Electroactive polymers (EAPs) show great promise in realizing self-folding of structures due to their lightweight, flexibility, relatively high electromechanical strain and their ability to be fabricated in multiple shapes. However, EAP actuators also possess drawbacks that impede their implementation in applications, namely they induce relatively low force and require high actuation voltages. In this work, we propose to address these issues through a multilayered actuator unimorph concept. Due to the complex fabrication process of multilayered unimorphs and the large number of experimental parameters, we have developed an analytical model to guide the experimental design and fabrication of these actuators. The model is based on a set of non-dimensional equations for electric field-induced curvature, tip displacement and blocked force, taking into account the wide range of design parameters (such as thickness, modulus, number of layers, electric field magnitude, etc.) We have selected P(VDF–TrFE–CTFE) terpolymer as the model EAP because of its high electrostrictive coefficient and large electromechanical strain. First, analytical results are validated with experimental studies, then the model is used to predict the displacement, curvature, blocked force and maximum work output of bending multilayered actuator unimorphs for various input parameters such as thickness, modulus, number of layers, electric field and stiffness contrast. An advantage of this combined modeling and experimental approach is the ability to maximize the performance of the designed actuator for the particular application of interest; for example, whether displacement or force is the goal would determine the number of layers and type of substrate used. Finally, using insights from this model, we experimentally demonstrate the realization of active self-folding structures and action origami structures.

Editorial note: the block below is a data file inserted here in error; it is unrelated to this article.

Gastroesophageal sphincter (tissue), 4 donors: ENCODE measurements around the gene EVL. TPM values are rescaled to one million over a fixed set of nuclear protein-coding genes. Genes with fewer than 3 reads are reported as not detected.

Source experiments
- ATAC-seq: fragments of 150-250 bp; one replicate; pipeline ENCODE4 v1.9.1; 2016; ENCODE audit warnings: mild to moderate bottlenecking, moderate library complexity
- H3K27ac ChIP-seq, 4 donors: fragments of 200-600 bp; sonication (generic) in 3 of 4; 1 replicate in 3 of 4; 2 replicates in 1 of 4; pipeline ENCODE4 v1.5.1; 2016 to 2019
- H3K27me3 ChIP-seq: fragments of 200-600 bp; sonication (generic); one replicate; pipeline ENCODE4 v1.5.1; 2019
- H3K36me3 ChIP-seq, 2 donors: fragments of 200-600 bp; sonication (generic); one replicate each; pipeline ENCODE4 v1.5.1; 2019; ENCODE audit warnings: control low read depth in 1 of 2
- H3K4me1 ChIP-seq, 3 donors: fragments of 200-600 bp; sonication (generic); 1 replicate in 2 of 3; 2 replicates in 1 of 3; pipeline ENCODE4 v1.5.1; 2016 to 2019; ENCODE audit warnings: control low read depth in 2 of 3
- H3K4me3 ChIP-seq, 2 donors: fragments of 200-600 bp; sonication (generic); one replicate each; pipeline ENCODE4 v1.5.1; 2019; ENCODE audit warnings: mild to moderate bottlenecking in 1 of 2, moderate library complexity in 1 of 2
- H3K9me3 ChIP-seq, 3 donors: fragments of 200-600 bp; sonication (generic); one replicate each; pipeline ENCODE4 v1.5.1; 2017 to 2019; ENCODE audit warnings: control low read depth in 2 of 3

All Science Journal Classification (ASJC) codes
- Electronic, Optical and Magnetic Materials
- Condensed Matter Physics
- Surfaces, Coatings and Films
- Metals and Alloys
- Electrical and Electronic Engineering